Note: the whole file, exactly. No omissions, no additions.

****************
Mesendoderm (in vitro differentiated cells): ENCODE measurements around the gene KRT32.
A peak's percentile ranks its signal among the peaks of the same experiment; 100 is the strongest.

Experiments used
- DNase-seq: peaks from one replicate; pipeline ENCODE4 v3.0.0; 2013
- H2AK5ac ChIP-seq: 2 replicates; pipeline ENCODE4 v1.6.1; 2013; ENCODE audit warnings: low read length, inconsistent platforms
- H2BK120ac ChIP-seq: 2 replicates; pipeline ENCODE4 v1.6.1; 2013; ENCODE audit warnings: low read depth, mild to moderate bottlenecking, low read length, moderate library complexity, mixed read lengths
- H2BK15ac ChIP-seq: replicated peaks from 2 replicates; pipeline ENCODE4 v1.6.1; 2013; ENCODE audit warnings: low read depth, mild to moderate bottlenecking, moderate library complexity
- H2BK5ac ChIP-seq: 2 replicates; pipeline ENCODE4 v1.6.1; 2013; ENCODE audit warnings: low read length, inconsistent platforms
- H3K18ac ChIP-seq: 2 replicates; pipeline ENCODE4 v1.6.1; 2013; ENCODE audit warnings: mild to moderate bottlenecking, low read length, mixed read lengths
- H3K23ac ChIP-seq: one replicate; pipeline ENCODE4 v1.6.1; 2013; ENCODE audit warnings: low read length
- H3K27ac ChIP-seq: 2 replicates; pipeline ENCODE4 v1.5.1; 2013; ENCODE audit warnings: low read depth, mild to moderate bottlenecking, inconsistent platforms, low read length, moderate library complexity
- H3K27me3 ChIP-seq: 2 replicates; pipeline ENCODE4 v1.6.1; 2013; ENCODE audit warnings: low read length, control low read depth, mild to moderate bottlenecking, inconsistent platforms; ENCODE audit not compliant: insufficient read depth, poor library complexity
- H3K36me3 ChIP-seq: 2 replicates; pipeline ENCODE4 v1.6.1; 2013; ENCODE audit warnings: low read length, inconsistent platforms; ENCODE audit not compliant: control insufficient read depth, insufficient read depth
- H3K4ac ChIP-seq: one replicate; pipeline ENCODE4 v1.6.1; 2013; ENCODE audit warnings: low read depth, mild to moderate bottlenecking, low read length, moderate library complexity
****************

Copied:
Mesendoderm (in vitro differentiated cells): ENCODE measurements around the gene KRT32.
A peak's percentile ranks its signal among the peaks of the same experiment; 100 is the strongest.

Experiments used
- DNase-seq: peaks from one replicate; pipeline ENCODE4 v3.0.0; 2013
- H2AK5ac ChIP-seq: 2 replicates; pipeline ENCODE4 v1.6.1; 2013; ENCODE audit warnings: low read length, inconsistent platforms
- H2BK120ac ChIP-seq: 2 replicates; pipeline ENCODE4 v1.6.1; 2013; ENCODE audit warnings: low read depth, mild to moderate bottlenecking, low read length, moderate library complexity, mixed read lengths
- H2BK15ac ChIP-seq: replicated peaks from 2 replicates; pipeline ENCODE4 v1.6.1; 2013; ENCODE audit warnings: low read depth, mild to moderate bottlenecking, moderate library complexity
- H2BK5ac ChIP-seq: 2 replicates; pipeline ENCODE4 v1.6.1; 2013; ENCODE audit warnings: low read length, inconsistent platforms
- H3K18ac ChIP-seq: 2 replicates; pipeline ENCODE4 v1.6.1; 2013; ENCODE audit warnings: mild to moderate bottlenecking, low read length, mixed read lengths
- H3K23ac ChIP-seq: one replicate; pipeline ENCODE4 v1.6.1; 2013; ENCODE audit warnings: low read length
- H3K27ac ChIP-seq: 2 replicates; pipeline ENCODE4 v1.5.1; 2013; ENCODE audit warnings: low read depth, mild to moderate bottlenecking, inconsistent platforms, low read length, moderate library complexity
- H3K27me3 ChIP-seq: 2 replicates; pipeline ENCODE4 v1.6.1; 2013; ENCODE audit warnings: low read length, control low read depth, mild to moderate bottlenecking, inconsistent platforms; ENCODE audit not compliant: insufficient read depth, poor library complexity
- H3K36me3 ChIP-seq: 2 replicates; pipeline ENCODE4 v1.6.1; 2013; ENCODE audit warnings: low read length, inconsistent platforms; ENCODE audit not compliant: control insufficient read depth, insufficient read depth
- H3K4ac ChIP-seq: one replicate; pipeline ENCODE4 v1.6.1; 2013; ENCODE audit warnings: low read depth, mild to moderate bottlenecking, low read length, moderate library complexity